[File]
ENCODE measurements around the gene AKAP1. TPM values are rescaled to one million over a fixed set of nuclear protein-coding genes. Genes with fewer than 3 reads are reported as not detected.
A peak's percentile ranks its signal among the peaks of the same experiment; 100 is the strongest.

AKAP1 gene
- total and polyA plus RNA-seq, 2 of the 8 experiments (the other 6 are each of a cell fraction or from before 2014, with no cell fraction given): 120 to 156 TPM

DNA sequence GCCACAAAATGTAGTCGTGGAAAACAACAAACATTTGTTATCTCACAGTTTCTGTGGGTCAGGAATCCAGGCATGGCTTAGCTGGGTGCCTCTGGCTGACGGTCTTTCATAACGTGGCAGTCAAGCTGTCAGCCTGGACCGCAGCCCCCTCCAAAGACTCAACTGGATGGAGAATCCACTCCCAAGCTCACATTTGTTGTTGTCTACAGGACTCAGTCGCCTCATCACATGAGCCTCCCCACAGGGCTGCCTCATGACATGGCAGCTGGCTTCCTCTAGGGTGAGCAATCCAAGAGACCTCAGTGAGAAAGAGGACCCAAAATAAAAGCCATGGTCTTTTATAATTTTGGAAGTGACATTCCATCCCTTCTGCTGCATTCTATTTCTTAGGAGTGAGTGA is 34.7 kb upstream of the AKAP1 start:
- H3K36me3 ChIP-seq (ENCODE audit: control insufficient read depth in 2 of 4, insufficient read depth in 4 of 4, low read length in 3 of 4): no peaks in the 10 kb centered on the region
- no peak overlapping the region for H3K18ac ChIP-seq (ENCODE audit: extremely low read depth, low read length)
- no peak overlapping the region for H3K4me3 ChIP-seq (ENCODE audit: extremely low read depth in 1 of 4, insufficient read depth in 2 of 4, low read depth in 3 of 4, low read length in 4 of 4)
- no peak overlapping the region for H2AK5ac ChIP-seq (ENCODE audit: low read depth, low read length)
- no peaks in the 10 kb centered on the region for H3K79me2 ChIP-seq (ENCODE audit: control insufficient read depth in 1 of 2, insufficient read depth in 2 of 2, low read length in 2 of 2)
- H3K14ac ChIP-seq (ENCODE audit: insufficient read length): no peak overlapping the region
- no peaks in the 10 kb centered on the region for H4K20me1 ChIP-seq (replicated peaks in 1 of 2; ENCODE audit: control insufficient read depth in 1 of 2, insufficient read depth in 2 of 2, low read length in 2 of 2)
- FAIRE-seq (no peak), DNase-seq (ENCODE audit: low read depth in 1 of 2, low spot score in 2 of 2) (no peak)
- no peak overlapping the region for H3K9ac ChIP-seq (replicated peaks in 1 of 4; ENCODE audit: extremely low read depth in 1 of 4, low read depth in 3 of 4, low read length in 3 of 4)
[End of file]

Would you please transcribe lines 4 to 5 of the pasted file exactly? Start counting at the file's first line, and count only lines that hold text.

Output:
- total and polyA plus RNA-seq, 2 of the 8 experiments (the other 6 are each of a cell fraction or from before 2014, with no cell fraction given): 120 to 156 TPM

DNA sequence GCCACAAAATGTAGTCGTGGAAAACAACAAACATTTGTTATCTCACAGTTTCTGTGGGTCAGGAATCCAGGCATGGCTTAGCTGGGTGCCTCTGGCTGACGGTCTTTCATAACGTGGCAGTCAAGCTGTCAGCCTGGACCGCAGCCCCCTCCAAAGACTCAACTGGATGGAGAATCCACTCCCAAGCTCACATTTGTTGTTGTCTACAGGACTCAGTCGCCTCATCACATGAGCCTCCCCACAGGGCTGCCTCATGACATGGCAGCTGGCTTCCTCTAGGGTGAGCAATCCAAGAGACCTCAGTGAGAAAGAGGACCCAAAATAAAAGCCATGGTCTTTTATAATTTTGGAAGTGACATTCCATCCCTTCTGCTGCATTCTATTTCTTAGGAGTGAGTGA is 34.7 kb upstream of the AKAP1 start: